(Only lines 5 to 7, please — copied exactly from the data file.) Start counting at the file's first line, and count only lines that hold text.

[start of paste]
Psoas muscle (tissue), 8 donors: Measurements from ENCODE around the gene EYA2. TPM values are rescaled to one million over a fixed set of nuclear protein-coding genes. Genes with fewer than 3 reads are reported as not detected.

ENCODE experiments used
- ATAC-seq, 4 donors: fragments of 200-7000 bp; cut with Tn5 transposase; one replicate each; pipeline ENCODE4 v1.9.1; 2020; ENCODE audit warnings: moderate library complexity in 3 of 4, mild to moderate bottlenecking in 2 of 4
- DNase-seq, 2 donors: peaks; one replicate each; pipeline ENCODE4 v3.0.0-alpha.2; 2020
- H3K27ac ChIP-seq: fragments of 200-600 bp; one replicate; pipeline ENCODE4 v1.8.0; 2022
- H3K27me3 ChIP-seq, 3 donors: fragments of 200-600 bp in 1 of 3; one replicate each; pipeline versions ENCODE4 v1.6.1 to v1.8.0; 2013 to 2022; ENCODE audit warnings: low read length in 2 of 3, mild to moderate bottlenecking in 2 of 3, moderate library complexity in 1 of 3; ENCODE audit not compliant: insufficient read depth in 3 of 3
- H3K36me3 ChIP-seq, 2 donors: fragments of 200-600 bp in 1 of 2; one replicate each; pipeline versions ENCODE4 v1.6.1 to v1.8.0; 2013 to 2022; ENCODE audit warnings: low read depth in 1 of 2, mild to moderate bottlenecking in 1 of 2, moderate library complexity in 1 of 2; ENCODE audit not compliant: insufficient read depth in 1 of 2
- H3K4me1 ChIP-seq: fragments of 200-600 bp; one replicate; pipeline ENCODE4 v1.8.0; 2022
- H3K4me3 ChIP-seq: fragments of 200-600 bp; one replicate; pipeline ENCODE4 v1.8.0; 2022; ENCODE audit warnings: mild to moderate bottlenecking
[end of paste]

- H3K27ac ChIP-seq: fragments of 200-600 bp; one replicate; pipeline ENCODE4 v1.8.0; 2022
- H3K27me3 ChIP-seq, 3 donors: fragments of 200-600 bp in 1 of 3; one replicate each; pipeline versions ENCODE4 v1.6.1 to v1.8.0; 2013 to 2022; ENCODE audit warnings: low read length in 2 of 3, mild to moderate bottlenecking in 2 of 3, moderate library complexity in 1 of 3; ENCODE audit not compliant: insufficient read depth in 3 of 3
- H3K36me3 ChIP-seq, 2 donors: fragments of 200-600 bp in 1 of 2; one replicate each; pipeline versions ENCODE4 v1.6.1 to v1.8.0; 2013 to 2022; ENCODE audit warnings: low read depth in 1 of 2, mild to moderate bottlenecking in 1 of 2, moderate library complexity in 1 of 2; ENCODE audit not compliant: insufficient read depth in 1 of 2